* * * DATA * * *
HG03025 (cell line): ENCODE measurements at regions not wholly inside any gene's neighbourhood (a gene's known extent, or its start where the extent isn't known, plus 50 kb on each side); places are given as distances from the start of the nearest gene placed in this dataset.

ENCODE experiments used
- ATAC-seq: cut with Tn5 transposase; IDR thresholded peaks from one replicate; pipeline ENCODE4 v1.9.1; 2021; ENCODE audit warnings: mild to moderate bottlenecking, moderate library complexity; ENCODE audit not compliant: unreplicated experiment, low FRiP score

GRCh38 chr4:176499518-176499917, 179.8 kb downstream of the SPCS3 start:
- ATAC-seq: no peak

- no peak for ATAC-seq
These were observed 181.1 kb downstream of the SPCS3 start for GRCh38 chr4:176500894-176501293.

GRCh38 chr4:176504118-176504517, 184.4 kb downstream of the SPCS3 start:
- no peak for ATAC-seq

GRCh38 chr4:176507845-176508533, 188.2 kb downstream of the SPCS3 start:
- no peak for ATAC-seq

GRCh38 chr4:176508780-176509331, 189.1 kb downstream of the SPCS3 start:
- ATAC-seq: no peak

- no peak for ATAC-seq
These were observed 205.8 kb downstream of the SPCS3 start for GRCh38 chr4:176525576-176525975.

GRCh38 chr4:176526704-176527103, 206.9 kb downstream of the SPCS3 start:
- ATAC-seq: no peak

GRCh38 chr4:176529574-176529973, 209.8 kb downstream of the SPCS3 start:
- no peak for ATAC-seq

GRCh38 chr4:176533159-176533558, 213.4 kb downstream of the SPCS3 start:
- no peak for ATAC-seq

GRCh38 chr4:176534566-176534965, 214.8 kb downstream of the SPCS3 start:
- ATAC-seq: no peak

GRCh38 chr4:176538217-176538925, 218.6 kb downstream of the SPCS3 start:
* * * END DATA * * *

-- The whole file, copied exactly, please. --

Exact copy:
HG03025 (cell line): ENCODE measurements at regions not wholly inside any gene's neighbourhood (a gene's known extent, or its start where the extent isn't known, plus 50 kb on each side); places are given as distances from the start of the nearest gene placed in this dataset.

ENCODE experiments used
- ATAC-seq: cut with Tn5 transposase; IDR thresholded peaks from one replicate; pipeline ENCODE4 v1.9.1; 2021; ENCODE audit warnings: mild to moderate bottlenecking, moderate library complexity; ENCODE audit not compliant: unreplicated experiment, low FRiP score

GRCh38 chr4:176499518-176499917, 179.8 kb downstream of the SPCS3 start:
- ATAC-seq: no peak

- no peak for ATAC-seq
These were observed 181.1 kb downstream of the SPCS3 start for GRCh38 chr4:176500894-176501293.

GRCh38 chr4:176504118-176504517, 184.4 kb downstream of the SPCS3 start:
- no peak for ATAC-seq

GRCh38 chr4:176507845-176508533, 188.2 kb downstream of the SPCS3 start:
- no peak for ATAC-seq

GRCh38 chr4:176508780-176509331, 189.1 kb downstream of the SPCS3 start:
- ATAC-seq: no peak

- no peak for ATAC-seq
These were observed 205.8 kb downstream of the SPCS3 start for GRCh38 chr4:176525576-176525975.

GRCh38 chr4:176526704-176527103, 206.9 kb downstream of the SPCS3 start:
- ATAC-seq: no peak

GRCh38 chr4:176529574-176529973, 209.8 kb downstream of the SPCS3 start:
- no peak for ATAC-seq

GRCh38 chr4:176533159-176533558, 213.4 kb downstream of the SPCS3 start:
- no peak for ATAC-seq

GRCh38 chr4:176534566-176534965, 214.8 kb downstream of the SPCS3 start:
- ATAC-seq: no peak

GRCh38 chr4:176538217-176538925, 218.6 kb downstream of the SPCS3 start: